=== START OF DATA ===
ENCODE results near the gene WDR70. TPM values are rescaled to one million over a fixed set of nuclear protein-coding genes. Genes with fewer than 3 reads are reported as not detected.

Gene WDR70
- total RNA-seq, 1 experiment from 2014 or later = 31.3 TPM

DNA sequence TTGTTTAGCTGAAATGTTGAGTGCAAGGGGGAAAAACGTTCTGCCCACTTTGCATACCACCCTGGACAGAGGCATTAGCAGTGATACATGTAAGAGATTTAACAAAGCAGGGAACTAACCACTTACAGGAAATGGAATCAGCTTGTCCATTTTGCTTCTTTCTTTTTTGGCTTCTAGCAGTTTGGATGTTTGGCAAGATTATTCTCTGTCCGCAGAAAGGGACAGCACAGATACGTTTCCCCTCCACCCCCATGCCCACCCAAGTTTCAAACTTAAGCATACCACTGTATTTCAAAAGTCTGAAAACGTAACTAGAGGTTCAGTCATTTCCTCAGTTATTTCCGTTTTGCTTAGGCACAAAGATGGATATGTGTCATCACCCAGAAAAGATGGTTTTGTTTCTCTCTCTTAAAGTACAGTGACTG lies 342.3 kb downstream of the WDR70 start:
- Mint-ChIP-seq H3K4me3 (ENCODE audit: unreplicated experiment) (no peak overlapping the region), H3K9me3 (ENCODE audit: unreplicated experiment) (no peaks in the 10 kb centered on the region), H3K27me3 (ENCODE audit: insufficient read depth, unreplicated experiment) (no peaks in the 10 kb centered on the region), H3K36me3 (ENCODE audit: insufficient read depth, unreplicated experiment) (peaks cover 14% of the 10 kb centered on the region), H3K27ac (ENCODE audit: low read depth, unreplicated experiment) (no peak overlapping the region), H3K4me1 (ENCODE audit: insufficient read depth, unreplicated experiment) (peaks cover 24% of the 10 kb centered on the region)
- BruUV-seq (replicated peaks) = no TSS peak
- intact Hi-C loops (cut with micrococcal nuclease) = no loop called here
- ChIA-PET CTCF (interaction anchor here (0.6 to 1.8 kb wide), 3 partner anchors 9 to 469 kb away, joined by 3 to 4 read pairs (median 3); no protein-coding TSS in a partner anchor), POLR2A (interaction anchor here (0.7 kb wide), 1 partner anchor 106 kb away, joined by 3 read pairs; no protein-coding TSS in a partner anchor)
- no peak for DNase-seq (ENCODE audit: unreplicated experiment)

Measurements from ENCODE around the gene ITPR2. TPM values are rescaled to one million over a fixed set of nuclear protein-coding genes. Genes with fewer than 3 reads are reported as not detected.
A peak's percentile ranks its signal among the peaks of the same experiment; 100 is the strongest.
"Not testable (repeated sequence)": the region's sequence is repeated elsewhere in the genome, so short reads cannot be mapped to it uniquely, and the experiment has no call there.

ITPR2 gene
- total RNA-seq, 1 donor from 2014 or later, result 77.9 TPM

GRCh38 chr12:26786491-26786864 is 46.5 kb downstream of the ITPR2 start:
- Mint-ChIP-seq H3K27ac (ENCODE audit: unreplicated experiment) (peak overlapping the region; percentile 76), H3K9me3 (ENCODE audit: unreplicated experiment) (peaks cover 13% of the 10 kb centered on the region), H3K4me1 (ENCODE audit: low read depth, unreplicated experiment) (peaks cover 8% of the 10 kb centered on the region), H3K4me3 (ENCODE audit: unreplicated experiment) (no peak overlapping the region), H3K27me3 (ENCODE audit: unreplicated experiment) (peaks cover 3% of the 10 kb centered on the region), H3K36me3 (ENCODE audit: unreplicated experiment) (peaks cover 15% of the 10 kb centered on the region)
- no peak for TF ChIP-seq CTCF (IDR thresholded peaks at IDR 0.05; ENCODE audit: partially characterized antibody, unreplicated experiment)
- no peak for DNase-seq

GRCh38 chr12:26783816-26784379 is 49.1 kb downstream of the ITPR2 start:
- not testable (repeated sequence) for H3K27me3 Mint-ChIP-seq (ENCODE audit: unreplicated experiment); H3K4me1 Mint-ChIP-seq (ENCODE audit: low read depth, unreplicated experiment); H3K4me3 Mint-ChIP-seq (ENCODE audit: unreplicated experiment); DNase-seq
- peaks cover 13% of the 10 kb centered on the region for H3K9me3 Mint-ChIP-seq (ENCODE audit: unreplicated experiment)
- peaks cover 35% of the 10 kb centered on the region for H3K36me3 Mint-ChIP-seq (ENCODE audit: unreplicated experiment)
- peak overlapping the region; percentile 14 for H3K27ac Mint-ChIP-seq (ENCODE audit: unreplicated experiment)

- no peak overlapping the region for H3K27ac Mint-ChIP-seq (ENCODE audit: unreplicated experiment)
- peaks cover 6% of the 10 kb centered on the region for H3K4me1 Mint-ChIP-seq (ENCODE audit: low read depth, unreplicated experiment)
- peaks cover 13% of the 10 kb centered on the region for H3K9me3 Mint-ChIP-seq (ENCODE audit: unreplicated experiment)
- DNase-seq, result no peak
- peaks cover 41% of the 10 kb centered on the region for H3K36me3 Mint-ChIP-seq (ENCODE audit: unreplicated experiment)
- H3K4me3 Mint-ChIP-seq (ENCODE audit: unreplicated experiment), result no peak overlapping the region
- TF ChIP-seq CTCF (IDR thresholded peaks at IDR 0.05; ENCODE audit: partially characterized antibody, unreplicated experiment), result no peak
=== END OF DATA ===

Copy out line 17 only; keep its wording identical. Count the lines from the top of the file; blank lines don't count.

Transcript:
- no peak for TF ChIP-seq CTCF (IDR thresholded peaks at IDR 0.05; ENCODE audit: partially characterized antibody, unreplicated experiment)